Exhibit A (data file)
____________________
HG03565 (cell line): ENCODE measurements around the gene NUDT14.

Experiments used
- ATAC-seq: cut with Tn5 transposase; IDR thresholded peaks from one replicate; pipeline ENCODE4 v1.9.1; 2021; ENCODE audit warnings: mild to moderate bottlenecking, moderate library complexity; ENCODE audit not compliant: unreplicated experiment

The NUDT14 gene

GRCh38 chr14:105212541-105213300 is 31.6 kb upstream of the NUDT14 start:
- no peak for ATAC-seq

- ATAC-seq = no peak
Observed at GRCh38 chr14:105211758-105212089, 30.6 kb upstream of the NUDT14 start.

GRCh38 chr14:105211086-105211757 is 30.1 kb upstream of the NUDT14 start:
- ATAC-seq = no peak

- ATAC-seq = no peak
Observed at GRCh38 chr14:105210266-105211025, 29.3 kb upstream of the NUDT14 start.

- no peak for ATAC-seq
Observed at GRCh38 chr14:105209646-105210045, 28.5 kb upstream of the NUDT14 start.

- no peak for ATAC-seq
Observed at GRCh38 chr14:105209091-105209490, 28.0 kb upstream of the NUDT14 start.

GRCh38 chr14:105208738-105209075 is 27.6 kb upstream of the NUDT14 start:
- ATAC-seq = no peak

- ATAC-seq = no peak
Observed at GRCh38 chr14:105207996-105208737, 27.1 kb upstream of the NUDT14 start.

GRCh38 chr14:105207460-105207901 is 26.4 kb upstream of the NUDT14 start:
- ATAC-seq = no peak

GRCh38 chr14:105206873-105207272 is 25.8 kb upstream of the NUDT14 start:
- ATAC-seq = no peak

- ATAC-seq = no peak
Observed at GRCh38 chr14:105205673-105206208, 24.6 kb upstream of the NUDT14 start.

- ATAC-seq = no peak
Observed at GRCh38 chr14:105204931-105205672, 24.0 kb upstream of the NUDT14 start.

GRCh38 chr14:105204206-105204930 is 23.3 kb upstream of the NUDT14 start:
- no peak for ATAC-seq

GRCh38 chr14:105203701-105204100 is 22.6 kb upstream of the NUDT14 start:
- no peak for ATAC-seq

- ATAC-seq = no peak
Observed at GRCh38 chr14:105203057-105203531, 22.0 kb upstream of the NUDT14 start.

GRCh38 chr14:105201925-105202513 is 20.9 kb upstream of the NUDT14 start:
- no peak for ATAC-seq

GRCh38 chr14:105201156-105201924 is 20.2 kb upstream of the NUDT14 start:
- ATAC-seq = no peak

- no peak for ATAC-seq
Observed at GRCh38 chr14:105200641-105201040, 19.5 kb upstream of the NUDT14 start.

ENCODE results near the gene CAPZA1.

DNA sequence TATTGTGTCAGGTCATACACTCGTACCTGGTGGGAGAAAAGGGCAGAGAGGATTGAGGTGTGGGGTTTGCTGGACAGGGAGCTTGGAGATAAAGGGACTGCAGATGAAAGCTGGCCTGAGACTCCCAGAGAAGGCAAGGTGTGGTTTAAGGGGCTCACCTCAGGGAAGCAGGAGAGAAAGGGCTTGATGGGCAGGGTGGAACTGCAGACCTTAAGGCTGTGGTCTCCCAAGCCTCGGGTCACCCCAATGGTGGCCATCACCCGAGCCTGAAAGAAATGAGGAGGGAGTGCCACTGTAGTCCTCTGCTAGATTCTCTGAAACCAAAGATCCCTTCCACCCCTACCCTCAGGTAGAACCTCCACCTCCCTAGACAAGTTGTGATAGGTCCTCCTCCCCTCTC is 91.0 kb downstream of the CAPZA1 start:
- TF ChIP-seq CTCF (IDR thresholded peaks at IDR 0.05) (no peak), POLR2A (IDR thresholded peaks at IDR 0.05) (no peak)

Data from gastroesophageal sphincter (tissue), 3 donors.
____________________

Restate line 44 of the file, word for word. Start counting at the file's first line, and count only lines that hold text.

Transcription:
Data from gastroesophageal sphincter (tissue), 3 donors.